2. Asphyxia due to spasm and edema of glottis
1. Starvation due to stricture of the esophagus.
2. Pulmonary complication.
A) Chest & abdomen radiographs often give early clues
to mediastinits, peritonitis or severe necrosis.
B) Basic radiographic criteria with contrast studies:
1. Blurred esophageal margins secondary to mucosal
ulceration, sloughing and pseudomembrane formation.
2. Intramural retention or linear collections of the contrast
material due to deep necrotic ulcers and intramural
3. Intralumenal retention of contrast material due to
4. Diffuse esophageal contracture due to fibrosis.
• Early endoscopy in symptomatic
ingestions to define problem &
• Serial endoscopy is useful in following
patient's clinical course.
» From day 5 to 15 endoscopy should be avoided because
during this period of maximal wound softening, the risk of
perforation is increased.
A. Emergency and supportive measures
Give supplemental oxygen & observe for signs of progressive
airway obstruction or noncardiogenic pulmonary edema
a. Immediately give water or milk to drink.
Milk is more preferable than water because milk forms a blanket of
protein precipitate and limits the damage to mucosal surface
b. Do not induce emesis or attempt to neutralize the substance
c. If esophageal or gastric perforation is suspected, obtain
immediate surgical or endoscopic consultation.
3. Dermal exposure: irrigation with tap water after removal of
4. Eye exposure: Copious irrigation with water.
1. Inhibit collagen formation in wound healing.
2. Effective to decrease strictures if started at 24-48 hours
after the burn.
3. Recommended in 2nd. degree burns because:
1st. degree burns rarely if ever cause strictures.
3rd. degree burns almost cause strictures and the use of corticosteroids
may decrease frequency and severity of strictures but they also may
mask infection, promote tissue softening thus possibly increase
frequency of perforation by softening wounds.
1. Evidence of perforation. 2. GI bleeding. 3. Delayed presentation.
Presence of soot on face and in the
mouth especially with a facial burn
are signs of smoke inhalation.
However, these signs can be absent
in the presence of significant smoke
Massive facial edema can
be anticipated with a
facial burn especially
involving lips and mouth.
CARBOLIC ACID (PHENOL)
• Pure carbolic acid
–Soluble in alcohol.
• The commercial forms:
–Dettol /cresol /lysol /phenol
1. Suicidal: Commonest form as it is
available, cheap, has local anesthetic
effect and rapidly fatal.
ingestion in children
through the skin.
Phenol denatures protein
Causes coagulative necrosis
Disrupts the cell wall (protoplasmic poison)
May cause injury to the eyes, skin & respiratory tract.
Systemic absorption causes CNS stimulation (unknown
mechanism) followed by depression.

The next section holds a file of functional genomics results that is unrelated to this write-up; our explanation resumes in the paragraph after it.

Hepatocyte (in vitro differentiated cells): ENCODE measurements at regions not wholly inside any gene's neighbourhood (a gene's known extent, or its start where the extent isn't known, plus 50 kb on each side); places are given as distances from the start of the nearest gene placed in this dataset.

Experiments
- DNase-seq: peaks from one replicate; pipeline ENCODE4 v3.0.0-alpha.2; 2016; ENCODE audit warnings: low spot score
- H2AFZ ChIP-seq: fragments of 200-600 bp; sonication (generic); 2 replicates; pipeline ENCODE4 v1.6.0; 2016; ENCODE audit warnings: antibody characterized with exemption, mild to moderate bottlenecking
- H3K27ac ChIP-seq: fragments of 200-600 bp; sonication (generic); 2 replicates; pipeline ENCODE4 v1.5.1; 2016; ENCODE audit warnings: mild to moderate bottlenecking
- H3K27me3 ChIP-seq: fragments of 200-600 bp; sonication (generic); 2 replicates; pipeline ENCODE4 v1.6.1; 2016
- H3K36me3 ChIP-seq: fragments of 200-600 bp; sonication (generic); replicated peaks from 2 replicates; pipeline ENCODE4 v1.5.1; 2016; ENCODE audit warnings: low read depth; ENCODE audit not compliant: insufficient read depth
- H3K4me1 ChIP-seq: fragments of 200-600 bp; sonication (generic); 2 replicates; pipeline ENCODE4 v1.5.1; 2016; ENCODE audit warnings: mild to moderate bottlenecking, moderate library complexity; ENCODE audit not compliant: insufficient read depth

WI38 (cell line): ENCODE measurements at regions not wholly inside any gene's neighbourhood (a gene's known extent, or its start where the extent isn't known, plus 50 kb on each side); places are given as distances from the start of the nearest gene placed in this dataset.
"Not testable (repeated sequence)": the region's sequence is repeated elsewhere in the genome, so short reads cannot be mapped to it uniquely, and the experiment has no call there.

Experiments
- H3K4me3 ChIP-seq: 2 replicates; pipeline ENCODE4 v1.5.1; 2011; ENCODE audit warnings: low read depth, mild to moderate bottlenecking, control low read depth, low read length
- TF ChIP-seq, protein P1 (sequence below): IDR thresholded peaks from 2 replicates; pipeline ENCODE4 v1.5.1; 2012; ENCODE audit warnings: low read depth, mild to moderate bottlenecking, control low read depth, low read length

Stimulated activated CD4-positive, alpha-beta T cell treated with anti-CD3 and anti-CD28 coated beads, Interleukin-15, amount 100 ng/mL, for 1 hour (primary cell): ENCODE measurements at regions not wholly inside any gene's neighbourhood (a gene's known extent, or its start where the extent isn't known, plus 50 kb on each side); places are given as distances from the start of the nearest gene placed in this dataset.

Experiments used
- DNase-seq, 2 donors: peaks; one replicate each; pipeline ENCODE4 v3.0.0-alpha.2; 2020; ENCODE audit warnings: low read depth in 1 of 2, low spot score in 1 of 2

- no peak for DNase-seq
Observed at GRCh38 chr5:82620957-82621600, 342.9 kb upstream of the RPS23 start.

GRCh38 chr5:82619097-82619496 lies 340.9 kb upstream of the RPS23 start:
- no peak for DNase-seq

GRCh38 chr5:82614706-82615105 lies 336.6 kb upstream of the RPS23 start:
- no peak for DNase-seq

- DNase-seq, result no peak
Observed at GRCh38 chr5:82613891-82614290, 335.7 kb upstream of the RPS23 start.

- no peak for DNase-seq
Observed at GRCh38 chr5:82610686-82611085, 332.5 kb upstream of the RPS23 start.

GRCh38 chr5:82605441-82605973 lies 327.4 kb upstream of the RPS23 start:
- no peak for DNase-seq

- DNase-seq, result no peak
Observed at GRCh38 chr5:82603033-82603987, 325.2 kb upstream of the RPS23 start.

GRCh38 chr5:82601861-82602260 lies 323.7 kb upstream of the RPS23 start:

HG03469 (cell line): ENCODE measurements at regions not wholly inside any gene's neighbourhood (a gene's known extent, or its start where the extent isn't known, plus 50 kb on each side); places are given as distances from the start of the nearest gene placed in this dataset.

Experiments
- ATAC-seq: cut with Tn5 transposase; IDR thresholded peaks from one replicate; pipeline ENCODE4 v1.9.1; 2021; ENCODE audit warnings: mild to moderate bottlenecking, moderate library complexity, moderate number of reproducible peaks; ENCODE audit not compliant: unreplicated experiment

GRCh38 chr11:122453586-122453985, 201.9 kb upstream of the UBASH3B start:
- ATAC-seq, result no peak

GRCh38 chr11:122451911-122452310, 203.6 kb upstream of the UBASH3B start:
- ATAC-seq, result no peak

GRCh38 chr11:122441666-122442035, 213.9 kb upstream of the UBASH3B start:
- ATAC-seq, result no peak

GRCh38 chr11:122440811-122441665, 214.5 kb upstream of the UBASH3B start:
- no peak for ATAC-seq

Some phenolic compounds (eg, dinitrophenol) may induce methemoglobinemia.
The minimum toxic and lethal doses have not been well
Well absorbed by inhalation, skin application, and ingestion
250 ppm is considered immediately dangerous to life or health (IDLH)
• Death has occurred in infants from repeated dermal applications of small doses
(one infant died after a 2% solution of phenol was applied for 11 hours on
the umbilicus under a closed bandage).
• Solutions >5% are corrosive.
• Deaths have occurred after adult ingestions of 1–32 g of phenol
• As little as 50–500 mg has been reported as fatal in infants.
2. Remote action
a. CNS stimulation followed by depression
Headache, convulsion, drowsiness, confusion, coma.
b. Respiratory depression
c. Heart: myocardial
d. Kidney: acute glomerulonephritis with oliguria,
albuminuria, casts, anuria and renal failure.
Urine turns dark green on exposure to air
due to oxidation of the excreted products
Causes of Death
1. Immediate (within hours) due to central
2. Delayed (within days) renal failure.
1. Care of respiration and coma if present.
2. Gastric lavage may be done in early presentation.
3. Symptomatic treatment and dialysis if renal failure
4. Skin lesions irrigated with water.
Mode of Toxicity
1. Accidental: Commonest form
especially in children.
2. Suicidal; very rare.
1. Local mild corrosive effect.
2. Hypocalcemia: combines with blood ionized
calcium forming insoluble calcium oxalate
a) Arrhythmias and heart block.
b) Tetany and convulsions.
c) Blocking of renal tubules with calcium
I. Local Corrosive Effect
- Acid taste.
- Hot burning pain (mouth,
esophagus and stomach)
II. Remote Hypocalcemia
- Tingling & numbness.
- Muscle twitches in the face and
extremities with carpopedal spasm.
- Cardiac Arrhythmias
- Kidney: dysuria, oxaluria, hematuria,
1. Skin contact lead to local erosion which may
lead to cyanosis and gangrene.
2. Fume inhalation may lead to renal failure.
Calcium should be given (Antidote)
IV fluids to avoid precipitation of calcium oxalate in
• usually cause serious injury only if they
become impacted in the esophagus, leading to
perforation into the aorta or mediastinum.
• Most cases involve large (25-mm diameter)
• If button batteries reach the stomach without
impaction in the esophagus, they nearly always
pass uneventfully via the stools within several